Contented Reader

just point me toward the nearest library

Goodbye, Borders. I will miss you.

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It looks like this is the end.  Borders is going out of business.

When I was a teenager, buying books with the money from my high school job at the public library, I would spend a happy day visiting all of the bookstores in my city.  There was the Waldenbooks at the good mall, the Little Professor Books at the crappy mall, and the used book store in an old green house.  Shopping for books was thrilling, then.  I never knew what I might find, and if I didn’t find it, well, there wasn’t much hope of getting it.  I didn’t often look for specific books, unless they were new releases- instead, I went with an open mind to whatever might be on the shelves.

I was in college when I first saw a Barnes and Noble.  I was dazzled by it.  It was so huge!  So many, many books!  Books I’d never heard of or thought about!  But there wasn’t one in my college’s town, so I mostly went to the Waldenbooks at the mall, and the independent new and used bookstores.  I’d go from one to another, spending an afternoon at it, because they all had different books.

As an adult, I finally moved to Cincinnati, where there was a Borders.  So much better than Barnes and Noble: better book selection, more comfortable… I just preferred it.  Whenever I was sad or angry, I would go to Borders and buy books until I felt happy again.

Then came Amazon.com.   It was so much fun, seeing those boxes with the happy faces arrive in the mail.  So many boxes, so many happy faces.  I still went to Borders, when I wanted the pleasure of being surrounded by books, or browsing.   But more often than not, if I wanted something specific, I’d just order it on Amazon.  It was easier.  Cheaper, often, as well, and I could find inexpensive used copies of everything I wanted.

And all the independent bookstores went away, and that was very sad.  I missed them.  No more long afternoons driving from bookstore to bookstore, browsing.  But I still had Borders.

My own Borders already closed, a year ago.  The storefront is sad and empty, the corpse of happier times.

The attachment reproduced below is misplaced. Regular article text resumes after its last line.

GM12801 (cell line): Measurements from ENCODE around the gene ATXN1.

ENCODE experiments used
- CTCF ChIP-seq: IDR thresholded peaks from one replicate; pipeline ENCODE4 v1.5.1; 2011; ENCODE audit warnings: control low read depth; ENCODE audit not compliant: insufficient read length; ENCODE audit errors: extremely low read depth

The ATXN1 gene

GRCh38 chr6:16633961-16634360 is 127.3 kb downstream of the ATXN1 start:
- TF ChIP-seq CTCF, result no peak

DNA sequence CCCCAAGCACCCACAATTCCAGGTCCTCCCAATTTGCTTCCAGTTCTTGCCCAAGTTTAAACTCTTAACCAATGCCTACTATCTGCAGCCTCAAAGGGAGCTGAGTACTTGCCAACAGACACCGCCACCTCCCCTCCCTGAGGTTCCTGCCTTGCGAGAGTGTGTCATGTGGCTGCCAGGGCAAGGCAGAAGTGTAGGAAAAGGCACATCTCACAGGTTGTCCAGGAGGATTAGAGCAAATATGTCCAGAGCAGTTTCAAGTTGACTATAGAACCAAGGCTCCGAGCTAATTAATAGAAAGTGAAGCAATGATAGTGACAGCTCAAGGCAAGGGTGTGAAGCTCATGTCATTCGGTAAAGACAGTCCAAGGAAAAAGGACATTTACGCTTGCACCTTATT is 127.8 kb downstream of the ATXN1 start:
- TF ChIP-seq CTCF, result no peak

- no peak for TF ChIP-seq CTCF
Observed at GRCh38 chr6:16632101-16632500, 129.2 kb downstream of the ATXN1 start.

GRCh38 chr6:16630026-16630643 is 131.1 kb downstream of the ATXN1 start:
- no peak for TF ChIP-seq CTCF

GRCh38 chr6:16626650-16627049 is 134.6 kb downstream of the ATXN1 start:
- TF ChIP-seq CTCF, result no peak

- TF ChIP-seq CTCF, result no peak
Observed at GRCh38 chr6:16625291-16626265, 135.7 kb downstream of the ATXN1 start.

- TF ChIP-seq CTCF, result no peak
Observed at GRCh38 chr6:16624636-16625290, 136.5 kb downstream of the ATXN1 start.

I’m sorry, Borders.  I didn’t mean to kill you.  I just wanted books, and I didn’t think very hard about where they came from.

But I’ve learned my lesson.  I really have.  I am making a plan to go to my remaining bookstore, Joseph-Beth Booksellers, to enjoy the pleasure of browsing, and to buy books.  Just today, I went to my local comic book store, Up Up and Away, to buy comic books that I could get on Amazon more easily and more cheaply.  Because I value having a local comic book store.

Except… I’m lying, and I know I’m lying even while I say it.  I will still be ordering books on Amazon.  It’s just so convenient, so inexpensive.  I’m sorry, Joseph-Beth.  I’m sorry, Up Up and Away.  I really do value your existence, but even with my strong feelings, Amazon is just so easy.  And if I, who really care about my local bookstores, think that way, what about all the people with less strong emotions about the bookstores?

All the video stores are gone now.  And I haven’t missed them very much.  The record stores are mostly gone.  The newspapers are going.  But somehow, I let myself believe that the bookstores would survive.

Now, I’m not so sure.

At least we still have the public libraries.  I believe in the public libraries.  They will stand for as long as our civilization does, no matter what happens to the bookstores.

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Written by Contented Reader

July 18, 2011 at 10:23 pm

Posted in Opinions

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